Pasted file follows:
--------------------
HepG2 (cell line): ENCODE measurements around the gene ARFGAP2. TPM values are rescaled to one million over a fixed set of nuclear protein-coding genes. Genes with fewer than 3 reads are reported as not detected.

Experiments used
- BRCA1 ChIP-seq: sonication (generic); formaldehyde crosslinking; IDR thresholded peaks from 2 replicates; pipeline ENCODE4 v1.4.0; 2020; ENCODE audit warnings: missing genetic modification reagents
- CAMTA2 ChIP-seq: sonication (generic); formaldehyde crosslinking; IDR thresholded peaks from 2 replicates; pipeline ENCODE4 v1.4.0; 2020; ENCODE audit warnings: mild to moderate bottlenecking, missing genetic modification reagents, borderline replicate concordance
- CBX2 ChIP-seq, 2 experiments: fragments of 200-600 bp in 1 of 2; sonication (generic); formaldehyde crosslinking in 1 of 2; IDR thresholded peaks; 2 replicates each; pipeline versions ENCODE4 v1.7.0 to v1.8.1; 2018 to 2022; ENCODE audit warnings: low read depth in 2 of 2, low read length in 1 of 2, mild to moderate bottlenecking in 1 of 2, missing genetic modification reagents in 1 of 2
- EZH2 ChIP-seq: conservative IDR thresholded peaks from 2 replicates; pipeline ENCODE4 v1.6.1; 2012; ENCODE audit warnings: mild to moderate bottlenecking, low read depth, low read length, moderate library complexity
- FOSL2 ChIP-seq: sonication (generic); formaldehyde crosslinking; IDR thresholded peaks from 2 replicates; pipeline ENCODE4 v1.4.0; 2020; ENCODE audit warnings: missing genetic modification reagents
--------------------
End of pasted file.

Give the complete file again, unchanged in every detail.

HepG2 (cell line): ENCODE measurements around the gene ARFGAP2. TPM values are rescaled to one million over a fixed set of nuclear protein-coding genes. Genes with fewer than 3 reads are reported as not detected.

Experiments used
- BRCA1 ChIP-seq: sonication (generic); formaldehyde crosslinking; IDR thresholded peaks from 2 replicates; pipeline ENCODE4 v1.4.0; 2020; ENCODE audit warnings: missing genetic modification reagents
- CAMTA2 ChIP-seq: sonication (generic); formaldehyde crosslinking; IDR thresholded peaks from 2 replicates; pipeline ENCODE4 v1.4.0; 2020; ENCODE audit warnings: mild to moderate bottlenecking, missing genetic modification reagents, borderline replicate concordance
- CBX2 ChIP-seq, 2 experiments: fragments of 200-600 bp in 1 of 2; sonication (generic); formaldehyde crosslinking in 1 of 2; IDR thresholded peaks; 2 replicates each; pipeline versions ENCODE4 v1.7.0 to v1.8.1; 2018 to 2022; ENCODE audit warnings: low read depth in 2 of 2, low read length in 1 of 2, mild to moderate bottlenecking in 1 of 2, missing genetic modification reagents in 1 of 2
- EZH2 ChIP-seq: conservative IDR thresholded peaks from 2 replicates; pipeline ENCODE4 v1.6.1; 2012; ENCODE audit warnings: mild to moderate bottlenecking, low read depth, low read length, moderate library complexity
- FOSL2 ChIP-seq: sonication (generic); formaldehyde crosslinking; IDR thresholded peaks from 2 replicates; pipeline ENCODE4 v1.4.0; 2020; ENCODE audit warnings: missing genetic modification reagents